Why it’s not always best to preach expository sermons

OK, I realise this depends upon how you define “expository”. If you mean that when you preach, every sermon should allow a text (or more than one) to set the agenda for what is said, then I’d have to agree that every sermon should be expository.

“Expository” defined as the opposite of “thought for the day” or “context-driven” has to be right because it reflects the Bible’s presentation of preaching as coming as words “from God” not just “from the preacher’s head”. Expository as “exposing the sense of a Bible text” is (for me) a non-negotiable. That is surely true whether preaching evangelistically or to edify believers. All sermons should (in my view) be not only Christ-centred and gospel-rich (good news) but Bible-driven and derived from the Bible text they are based upon.

My argument with expository sermons here is not that expository sermons can be boring, either, though they can. “Exposing” the text can become a dry lecture that fills the mind and doesn’t speak to the heart or will. But if I am boring, it is not the fault of the Bible or its logic – DM Lloyd-Jones called this kind of preaching “logic on fire”, and it should be! Others* have convincingly and rightly listed the benefits of “expository” preaching in the true sense of the word.

But if you define “expository” more narrowly than that – as “preaching from the same book of the Bible in sequential order” then I’d argue that is not always wise as the long-term diet of a church family. The main diet, yes, but not the only. To say this may alarm those not from traditions like the Anglican one, where our lectionaries and feast days encourage us to mix it up. What about Charles Simeon and D.M. Lloyd-Jones, you asked, who (it is said) just “preached the Bible in order” and let the Word do the work?

Here are three reasons I can see for not always preaching the Bible “in order”:

  1. Biblical: The Bible doesn’t always work that way. I’m not arguing the textual critic point – that texts are out of order compared to their original composition – here. But some books of the Bible just to not lend themselves to preaching every part of a text in order. Maybe the text is repetitive (Revelation from Chapter 4 onwards, for example) and mirroring that in a sermon series is not going to do justice to the meaning. Maybe the text was not designed to be read aloud in sequential order in the way it is printed in our Bibles today (the Psalms, for instance, seem to be a collection of liturgical and pastoral songs to be sung, and who would argue we have to preach 1-150 in order, with no omission or cherry-picking?) Maybe the text was designed to be read for impact in one sitting, but expository preachers so often pride ourselves upon taking an inordinately long time to preach through a book (Romans, or Hebrews, are two letters many take years over, but I would put in the category of “read fast for impact and overall message”). Maybe the text lends itself to being linked with other similar ones that are not found in immediate proximity in the Bible (a series on the Parables, for instance).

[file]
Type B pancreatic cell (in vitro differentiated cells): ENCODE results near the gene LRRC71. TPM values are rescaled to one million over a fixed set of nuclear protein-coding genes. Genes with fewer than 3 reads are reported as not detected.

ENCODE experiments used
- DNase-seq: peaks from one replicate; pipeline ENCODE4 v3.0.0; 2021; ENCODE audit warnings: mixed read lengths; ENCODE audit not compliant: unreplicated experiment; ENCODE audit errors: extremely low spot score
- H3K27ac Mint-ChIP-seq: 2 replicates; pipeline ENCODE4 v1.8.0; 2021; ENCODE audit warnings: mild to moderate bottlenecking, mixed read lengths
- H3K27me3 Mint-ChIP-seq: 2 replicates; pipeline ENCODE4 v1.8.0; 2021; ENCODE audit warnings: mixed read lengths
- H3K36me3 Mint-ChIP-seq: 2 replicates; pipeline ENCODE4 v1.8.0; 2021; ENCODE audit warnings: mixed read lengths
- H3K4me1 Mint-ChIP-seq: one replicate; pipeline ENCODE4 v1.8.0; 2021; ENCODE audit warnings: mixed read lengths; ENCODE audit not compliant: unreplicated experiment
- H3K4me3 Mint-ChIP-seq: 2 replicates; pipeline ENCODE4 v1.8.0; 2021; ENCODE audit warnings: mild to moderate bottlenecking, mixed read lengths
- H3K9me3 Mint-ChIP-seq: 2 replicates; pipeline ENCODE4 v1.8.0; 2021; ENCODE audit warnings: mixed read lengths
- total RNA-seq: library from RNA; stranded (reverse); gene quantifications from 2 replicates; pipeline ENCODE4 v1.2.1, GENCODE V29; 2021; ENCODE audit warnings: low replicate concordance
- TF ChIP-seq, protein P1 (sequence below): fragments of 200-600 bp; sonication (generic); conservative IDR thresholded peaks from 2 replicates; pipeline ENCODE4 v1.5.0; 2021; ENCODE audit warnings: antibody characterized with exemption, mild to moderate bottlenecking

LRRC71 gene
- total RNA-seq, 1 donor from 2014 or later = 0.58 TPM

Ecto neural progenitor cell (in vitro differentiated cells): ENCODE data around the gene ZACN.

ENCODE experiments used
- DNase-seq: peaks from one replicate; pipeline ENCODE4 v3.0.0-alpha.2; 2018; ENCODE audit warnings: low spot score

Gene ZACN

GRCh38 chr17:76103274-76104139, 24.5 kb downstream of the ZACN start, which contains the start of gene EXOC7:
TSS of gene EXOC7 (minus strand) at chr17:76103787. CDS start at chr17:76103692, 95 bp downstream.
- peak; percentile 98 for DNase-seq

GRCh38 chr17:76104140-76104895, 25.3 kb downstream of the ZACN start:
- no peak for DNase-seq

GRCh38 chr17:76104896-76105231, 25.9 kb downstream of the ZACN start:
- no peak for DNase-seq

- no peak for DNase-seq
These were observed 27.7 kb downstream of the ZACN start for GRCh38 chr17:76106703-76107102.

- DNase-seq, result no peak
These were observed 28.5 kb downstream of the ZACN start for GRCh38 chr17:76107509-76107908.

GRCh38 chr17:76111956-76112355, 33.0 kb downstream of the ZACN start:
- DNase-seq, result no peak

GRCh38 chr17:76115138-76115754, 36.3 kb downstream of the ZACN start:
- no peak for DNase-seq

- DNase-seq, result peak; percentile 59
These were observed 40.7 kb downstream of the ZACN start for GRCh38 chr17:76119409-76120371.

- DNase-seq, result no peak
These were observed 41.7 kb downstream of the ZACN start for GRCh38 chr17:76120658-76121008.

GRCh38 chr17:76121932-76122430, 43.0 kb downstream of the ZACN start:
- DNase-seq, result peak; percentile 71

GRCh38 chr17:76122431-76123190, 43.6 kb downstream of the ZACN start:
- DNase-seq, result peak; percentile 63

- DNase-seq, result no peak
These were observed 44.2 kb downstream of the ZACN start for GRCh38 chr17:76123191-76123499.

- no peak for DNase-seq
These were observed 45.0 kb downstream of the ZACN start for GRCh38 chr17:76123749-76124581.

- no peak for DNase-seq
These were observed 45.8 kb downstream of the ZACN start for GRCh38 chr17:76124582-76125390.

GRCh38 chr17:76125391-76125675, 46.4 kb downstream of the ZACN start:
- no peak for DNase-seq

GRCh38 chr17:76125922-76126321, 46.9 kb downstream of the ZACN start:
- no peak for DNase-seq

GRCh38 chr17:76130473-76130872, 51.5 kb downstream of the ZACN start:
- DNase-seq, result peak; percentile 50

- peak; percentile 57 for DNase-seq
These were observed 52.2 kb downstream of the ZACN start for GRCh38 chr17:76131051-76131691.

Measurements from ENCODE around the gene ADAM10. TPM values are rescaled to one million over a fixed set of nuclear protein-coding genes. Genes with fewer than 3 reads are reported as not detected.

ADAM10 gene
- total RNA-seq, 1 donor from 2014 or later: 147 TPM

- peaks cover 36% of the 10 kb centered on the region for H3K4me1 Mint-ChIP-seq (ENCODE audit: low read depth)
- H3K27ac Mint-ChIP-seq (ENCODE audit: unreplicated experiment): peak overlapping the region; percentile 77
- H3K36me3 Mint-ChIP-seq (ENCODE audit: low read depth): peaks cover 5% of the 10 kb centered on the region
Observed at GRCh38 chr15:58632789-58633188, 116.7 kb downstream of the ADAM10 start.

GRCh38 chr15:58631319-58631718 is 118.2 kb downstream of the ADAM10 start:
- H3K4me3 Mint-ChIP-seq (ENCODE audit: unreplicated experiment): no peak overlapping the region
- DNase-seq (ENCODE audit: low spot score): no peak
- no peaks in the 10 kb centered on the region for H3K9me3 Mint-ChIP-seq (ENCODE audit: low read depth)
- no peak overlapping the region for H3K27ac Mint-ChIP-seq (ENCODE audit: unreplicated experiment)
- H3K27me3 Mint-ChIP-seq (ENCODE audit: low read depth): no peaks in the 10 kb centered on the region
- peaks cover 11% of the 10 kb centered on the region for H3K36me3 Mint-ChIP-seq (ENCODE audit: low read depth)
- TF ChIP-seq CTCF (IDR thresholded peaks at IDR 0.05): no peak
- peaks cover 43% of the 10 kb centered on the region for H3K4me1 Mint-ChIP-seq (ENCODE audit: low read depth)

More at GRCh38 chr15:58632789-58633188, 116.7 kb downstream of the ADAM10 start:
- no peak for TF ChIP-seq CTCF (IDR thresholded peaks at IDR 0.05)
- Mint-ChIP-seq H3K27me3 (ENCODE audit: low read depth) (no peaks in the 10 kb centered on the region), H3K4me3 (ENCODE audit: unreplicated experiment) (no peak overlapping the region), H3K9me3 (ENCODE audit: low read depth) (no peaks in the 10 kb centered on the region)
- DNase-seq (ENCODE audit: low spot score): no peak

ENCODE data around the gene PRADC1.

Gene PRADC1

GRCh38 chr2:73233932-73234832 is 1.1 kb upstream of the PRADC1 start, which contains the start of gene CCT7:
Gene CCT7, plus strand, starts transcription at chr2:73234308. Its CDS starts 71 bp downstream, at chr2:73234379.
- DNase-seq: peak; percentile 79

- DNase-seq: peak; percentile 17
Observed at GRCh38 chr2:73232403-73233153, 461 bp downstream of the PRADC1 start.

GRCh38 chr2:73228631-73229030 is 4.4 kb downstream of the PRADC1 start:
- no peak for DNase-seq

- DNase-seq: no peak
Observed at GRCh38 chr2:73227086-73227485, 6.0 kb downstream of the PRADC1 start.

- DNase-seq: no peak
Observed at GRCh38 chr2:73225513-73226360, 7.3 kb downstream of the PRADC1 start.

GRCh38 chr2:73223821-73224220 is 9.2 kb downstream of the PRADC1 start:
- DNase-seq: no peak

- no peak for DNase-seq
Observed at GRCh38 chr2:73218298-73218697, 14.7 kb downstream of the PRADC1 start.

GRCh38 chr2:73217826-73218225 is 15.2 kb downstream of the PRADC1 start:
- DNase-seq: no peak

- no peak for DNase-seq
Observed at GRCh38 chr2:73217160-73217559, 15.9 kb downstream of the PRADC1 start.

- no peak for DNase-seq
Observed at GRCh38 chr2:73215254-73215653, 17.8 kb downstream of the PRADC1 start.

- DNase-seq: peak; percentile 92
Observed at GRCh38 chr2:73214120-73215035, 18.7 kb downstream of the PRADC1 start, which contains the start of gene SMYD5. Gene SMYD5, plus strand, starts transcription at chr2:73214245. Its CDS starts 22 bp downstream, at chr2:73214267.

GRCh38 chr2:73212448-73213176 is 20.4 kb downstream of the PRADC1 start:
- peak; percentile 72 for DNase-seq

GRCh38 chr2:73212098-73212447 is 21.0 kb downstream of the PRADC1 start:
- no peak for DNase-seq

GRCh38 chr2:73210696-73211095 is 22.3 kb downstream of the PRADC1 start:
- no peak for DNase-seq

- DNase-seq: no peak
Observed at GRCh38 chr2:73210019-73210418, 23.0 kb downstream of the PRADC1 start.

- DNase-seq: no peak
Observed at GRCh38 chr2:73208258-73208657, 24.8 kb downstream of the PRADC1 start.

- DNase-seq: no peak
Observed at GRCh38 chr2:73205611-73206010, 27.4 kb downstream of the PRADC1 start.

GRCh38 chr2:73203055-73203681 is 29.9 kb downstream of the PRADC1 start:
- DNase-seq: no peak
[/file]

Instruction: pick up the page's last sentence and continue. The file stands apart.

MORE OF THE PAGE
2. Pastoral: The people of God need help constructing a doctrinal framework for life. A member of our staff team recently asked why we do so many sermon series that don’t just “go through a Bible book in order”. The answer I gave is that the people of God need the preacher of God to help them see what the whole Word of God says about the mind and works of God. We might do this by digressing on doctrinal points when a text invites it (the Puritan John Owen did this when preaching through Hebrews) but that simply makes my point that only preaching what a text says is not always enough. We might also do it by preaching every text of the Bible over (say) a ten-year period, but how many church members will hear every sermon, and make the connections between them all? But we can certainly do this by preaching sermon series that teach “systematically” the truths of the Bible about God and the world. Over my seventeen years in my church we have typically included one or two series each year on themes such as Creation, God’s Attributes, the Cross, the Holy Spirit, The Church, Prayer, Personal Evangelism, A Theology of the City, Church Planting, Service and Ministry, Stewardship/Giving, Spiritual Disciplines, Desiring God, Seven Deadly Sins, Biblical view of Humanity, Temptation/idolatry.